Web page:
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POP MUSIC | RECORD RACK

Bjork's Quirks Give Way to a Enchanting Vision

* * * 1/2 BJORK, "Homogenic," Elektra

September 21, 1997|Richard Cromelin

Bjork recorded her third solo album in Spain, but the Icelander didn't let anything Mediterranean leak in. "Homogenic" is a pure issue of Nordic nature--an imperative she acknowledges in the opening "Hunter," singing, "I thought I could organize freedom/How Scandinavian of me."

The way she shapes that couplet, extending the syllables of the second line without losing momentum or power, demonstrates Bjork's ability to hit emotional targets with eccentric instinctiveness. But "Homogenic" has none of the self-conscious quirkiness she's been prey to in the past. It represents a fulfilled form of idiosyncrasy.

The album has the familiar Bjork signatures--electronic arrangements from the English dance-music scene, blending and contrasting with string orchestrations. But on her first self-produced collection, she advances the elements into a refined vision.

The result is a more austere, demanding and rewarding experience, marked by shifting textures and a crystalline purity. The songs use empty space to create a sense of vastness and foreboding, and there's a stark beauty in the smooth textures and rich melodies.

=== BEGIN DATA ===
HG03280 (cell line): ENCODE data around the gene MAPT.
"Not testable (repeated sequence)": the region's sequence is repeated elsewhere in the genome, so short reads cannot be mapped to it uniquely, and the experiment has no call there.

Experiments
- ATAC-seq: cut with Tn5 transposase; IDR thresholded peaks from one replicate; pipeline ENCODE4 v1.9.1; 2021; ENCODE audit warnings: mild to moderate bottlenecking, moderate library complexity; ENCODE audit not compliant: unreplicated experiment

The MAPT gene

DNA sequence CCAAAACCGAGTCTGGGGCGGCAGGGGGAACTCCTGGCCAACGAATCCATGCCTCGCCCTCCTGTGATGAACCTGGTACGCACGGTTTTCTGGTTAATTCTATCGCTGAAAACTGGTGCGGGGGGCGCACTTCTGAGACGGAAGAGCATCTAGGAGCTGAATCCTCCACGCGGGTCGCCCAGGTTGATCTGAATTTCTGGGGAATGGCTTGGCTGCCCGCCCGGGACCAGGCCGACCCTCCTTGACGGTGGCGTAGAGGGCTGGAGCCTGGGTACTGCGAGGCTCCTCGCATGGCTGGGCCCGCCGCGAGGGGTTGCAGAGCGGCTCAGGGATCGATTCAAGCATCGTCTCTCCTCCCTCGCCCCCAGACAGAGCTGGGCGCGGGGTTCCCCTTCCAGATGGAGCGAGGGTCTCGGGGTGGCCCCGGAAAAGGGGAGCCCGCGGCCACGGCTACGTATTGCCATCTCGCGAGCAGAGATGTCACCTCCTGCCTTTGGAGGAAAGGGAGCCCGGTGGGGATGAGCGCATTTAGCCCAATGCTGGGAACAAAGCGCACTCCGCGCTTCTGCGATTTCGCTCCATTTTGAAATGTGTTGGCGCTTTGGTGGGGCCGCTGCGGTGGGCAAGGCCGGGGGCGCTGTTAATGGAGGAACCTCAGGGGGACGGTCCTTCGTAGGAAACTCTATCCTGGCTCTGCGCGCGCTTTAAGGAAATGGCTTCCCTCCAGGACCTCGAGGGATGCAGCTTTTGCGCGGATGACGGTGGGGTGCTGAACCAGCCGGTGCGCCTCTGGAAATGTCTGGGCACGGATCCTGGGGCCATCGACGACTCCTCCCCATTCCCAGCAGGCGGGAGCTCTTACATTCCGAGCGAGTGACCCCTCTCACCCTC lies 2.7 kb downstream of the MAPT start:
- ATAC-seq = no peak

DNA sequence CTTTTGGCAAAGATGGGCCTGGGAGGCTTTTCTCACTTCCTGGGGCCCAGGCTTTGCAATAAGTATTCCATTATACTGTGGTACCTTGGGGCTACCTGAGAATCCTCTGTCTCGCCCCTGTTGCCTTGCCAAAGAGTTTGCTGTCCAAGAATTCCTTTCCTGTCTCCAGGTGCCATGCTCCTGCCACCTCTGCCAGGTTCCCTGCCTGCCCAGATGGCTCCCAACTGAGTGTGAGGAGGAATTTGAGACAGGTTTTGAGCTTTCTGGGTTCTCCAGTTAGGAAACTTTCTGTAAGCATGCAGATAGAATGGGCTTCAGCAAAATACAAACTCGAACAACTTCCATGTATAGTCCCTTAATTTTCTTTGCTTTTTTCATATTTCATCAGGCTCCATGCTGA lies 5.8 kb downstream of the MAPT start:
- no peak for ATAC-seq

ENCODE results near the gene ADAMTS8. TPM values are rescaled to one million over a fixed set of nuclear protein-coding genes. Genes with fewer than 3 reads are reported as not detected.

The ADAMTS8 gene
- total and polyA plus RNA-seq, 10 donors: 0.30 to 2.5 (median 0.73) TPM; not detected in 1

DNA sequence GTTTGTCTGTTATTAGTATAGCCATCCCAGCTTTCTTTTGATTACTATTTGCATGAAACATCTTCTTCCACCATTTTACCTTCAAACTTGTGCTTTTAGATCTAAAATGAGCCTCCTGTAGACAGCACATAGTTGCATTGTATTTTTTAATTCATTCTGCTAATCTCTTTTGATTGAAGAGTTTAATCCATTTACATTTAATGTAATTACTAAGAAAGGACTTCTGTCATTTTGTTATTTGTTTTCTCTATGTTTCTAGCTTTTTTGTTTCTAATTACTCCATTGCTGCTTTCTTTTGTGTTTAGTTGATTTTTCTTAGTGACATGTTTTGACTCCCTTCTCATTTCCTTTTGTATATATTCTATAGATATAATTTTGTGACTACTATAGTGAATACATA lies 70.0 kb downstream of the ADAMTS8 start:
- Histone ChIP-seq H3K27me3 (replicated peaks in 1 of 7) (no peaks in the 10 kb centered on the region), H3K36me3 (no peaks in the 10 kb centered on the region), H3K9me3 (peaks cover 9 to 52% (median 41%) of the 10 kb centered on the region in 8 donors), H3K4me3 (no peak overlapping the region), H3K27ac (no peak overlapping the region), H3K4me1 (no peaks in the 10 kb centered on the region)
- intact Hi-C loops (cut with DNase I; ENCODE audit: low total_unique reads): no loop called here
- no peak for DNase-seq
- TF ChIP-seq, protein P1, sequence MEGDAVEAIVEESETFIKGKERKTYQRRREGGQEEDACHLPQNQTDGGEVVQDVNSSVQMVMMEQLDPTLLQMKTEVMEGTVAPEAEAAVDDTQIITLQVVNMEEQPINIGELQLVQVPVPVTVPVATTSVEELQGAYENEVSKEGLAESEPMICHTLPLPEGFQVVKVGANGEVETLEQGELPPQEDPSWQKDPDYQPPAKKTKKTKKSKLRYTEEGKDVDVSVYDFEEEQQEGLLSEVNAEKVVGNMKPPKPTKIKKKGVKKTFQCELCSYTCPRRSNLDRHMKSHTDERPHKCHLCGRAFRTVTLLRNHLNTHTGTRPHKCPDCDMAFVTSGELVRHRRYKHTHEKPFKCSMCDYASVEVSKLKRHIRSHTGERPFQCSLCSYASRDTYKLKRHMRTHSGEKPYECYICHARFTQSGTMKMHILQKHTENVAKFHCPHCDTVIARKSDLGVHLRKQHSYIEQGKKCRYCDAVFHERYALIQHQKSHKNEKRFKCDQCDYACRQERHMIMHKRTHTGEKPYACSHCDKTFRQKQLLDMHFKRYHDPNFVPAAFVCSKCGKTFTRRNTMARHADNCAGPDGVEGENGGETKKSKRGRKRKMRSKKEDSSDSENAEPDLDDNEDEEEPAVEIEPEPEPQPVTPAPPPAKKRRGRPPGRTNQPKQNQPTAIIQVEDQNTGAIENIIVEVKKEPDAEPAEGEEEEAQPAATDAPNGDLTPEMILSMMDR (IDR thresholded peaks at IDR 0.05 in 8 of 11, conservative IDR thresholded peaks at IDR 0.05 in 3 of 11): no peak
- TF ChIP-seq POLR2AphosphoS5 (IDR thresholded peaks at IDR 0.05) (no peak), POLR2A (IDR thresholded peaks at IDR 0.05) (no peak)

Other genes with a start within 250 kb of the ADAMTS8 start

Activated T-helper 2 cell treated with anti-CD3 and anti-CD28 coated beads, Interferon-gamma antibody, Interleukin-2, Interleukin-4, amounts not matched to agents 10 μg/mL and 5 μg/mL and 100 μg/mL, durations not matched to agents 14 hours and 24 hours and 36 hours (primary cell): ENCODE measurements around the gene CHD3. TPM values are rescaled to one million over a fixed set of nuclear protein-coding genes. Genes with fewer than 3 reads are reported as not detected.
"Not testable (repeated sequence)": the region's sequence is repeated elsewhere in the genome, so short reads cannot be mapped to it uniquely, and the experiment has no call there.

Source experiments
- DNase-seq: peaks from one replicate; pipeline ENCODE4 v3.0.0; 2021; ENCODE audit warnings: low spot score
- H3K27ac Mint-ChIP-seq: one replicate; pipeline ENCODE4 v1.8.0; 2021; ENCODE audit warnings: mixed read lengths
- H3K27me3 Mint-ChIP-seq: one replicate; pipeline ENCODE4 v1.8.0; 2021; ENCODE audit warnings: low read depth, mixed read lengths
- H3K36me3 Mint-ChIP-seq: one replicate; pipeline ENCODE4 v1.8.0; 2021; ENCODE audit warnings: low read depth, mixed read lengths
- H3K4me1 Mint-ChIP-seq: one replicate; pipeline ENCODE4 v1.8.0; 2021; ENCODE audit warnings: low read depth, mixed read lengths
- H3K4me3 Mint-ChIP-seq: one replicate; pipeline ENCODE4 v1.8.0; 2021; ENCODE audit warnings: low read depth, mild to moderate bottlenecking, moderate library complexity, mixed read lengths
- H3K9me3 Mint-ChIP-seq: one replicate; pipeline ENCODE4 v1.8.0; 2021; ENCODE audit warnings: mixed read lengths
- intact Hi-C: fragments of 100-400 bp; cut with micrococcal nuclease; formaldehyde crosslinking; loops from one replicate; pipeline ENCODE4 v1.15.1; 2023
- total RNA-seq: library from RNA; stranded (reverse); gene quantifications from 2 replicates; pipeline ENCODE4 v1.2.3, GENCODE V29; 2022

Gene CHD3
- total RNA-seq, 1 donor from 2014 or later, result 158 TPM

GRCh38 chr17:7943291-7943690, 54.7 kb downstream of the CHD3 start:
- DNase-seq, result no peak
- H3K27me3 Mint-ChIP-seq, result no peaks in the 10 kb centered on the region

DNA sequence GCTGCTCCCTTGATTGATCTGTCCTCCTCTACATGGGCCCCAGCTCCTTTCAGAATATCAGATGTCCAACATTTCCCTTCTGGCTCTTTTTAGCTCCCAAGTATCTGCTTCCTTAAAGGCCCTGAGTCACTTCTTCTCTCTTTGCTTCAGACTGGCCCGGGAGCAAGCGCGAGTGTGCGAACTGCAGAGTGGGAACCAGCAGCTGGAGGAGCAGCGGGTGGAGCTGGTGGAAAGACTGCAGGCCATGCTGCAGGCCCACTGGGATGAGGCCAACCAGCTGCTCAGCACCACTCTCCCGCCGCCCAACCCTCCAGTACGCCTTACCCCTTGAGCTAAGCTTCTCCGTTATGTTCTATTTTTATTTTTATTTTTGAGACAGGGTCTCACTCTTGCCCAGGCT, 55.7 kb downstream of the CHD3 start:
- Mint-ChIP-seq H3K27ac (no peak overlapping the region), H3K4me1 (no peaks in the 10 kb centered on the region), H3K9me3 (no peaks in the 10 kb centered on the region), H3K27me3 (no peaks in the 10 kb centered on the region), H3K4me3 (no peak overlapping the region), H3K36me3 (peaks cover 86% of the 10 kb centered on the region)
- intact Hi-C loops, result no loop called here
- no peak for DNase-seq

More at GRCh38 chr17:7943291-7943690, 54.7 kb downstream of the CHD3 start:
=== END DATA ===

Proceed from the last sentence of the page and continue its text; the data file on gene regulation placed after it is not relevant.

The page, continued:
Bjork delivers her terse accusations and promises of comfort and guidance with pliant expressiveness. It's an enigmatic but resonant album that affirms her stature as one of pop music's most uncompromising adventurers.

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Albums are rated on a scale of one star (poor) to four stars (excellent).

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* Excerpts from these albums and other recent releases are available on The Times' World Wide Web site. Point your browser to: http://www.latimes.com/soundclips

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